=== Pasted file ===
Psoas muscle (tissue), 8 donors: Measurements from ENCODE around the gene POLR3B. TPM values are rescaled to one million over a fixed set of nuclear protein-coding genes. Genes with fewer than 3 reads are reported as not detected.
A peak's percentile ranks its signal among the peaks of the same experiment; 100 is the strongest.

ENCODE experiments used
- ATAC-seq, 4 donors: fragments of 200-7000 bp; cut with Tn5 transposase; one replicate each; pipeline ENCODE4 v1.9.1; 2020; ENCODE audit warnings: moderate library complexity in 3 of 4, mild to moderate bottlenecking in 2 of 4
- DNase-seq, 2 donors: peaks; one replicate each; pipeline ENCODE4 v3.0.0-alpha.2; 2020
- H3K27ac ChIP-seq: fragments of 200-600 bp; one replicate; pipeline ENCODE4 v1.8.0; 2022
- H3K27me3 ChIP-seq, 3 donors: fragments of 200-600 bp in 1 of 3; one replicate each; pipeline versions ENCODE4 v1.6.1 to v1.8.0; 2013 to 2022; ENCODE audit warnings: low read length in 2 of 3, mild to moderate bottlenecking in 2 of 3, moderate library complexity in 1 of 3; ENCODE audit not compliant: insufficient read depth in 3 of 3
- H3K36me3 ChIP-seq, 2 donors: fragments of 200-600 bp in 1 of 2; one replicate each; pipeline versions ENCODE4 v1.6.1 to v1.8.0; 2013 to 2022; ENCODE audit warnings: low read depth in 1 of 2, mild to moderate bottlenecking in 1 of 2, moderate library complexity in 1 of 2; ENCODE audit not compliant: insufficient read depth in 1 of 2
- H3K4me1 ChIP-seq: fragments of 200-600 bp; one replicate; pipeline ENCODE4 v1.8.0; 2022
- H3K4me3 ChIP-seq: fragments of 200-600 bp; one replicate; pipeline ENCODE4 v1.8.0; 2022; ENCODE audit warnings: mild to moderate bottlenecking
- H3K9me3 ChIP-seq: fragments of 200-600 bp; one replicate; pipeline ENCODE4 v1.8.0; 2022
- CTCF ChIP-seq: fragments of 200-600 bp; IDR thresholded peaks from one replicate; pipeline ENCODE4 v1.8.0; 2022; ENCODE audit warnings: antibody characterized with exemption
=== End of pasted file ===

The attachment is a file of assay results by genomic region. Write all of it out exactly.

Psoas muscle (tissue), 8 donors: Measurements from ENCODE around the gene POLR3B. TPM values are rescaled to one million over a fixed set of nuclear protein-coding genes. Genes with fewer than 3 reads are reported as not detected.
A peak's percentile ranks its signal among the peaks of the same experiment; 100 is the strongest.

ENCODE experiments used
- ATAC-seq, 4 donors: fragments of 200-7000 bp; cut with Tn5 transposase; one replicate each; pipeline ENCODE4 v1.9.1; 2020; ENCODE audit warnings: moderate library complexity in 3 of 4, mild to moderate bottlenecking in 2 of 4
- DNase-seq, 2 donors: peaks; one replicate each; pipeline ENCODE4 v3.0.0-alpha.2; 2020
- H3K27ac ChIP-seq: fragments of 200-600 bp; one replicate; pipeline ENCODE4 v1.8.0; 2022
- H3K27me3 ChIP-seq, 3 donors: fragments of 200-600 bp in 1 of 3; one replicate each; pipeline versions ENCODE4 v1.6.1 to v1.8.0; 2013 to 2022; ENCODE audit warnings: low read length in 2 of 3, mild to moderate bottlenecking in 2 of 3, moderate library complexity in 1 of 3; ENCODE audit not compliant: insufficient read depth in 3 of 3
- H3K36me3 ChIP-seq, 2 donors: fragments of 200-600 bp in 1 of 2; one replicate each; pipeline versions ENCODE4 v1.6.1 to v1.8.0; 2013 to 2022; ENCODE audit warnings: low read depth in 1 of 2, mild to moderate bottlenecking in 1 of 2, moderate library complexity in 1 of 2; ENCODE audit not compliant: insufficient read depth in 1 of 2
- H3K4me1 ChIP-seq: fragments of 200-600 bp; one replicate; pipeline ENCODE4 v1.8.0; 2022
- H3K4me3 ChIP-seq: fragments of 200-600 bp; one replicate; pipeline ENCODE4 v1.8.0; 2022; ENCODE audit warnings: mild to moderate bottlenecking
- H3K9me3 ChIP-seq: fragments of 200-600 bp; one replicate; pipeline ENCODE4 v1.8.0; 2022
- CTCF ChIP-seq: fragments of 200-600 bp; IDR thresholded peaks from one replicate; pipeline ENCODE4 v1.8.0; 2022; ENCODE audit warnings: antibody characterized with exemption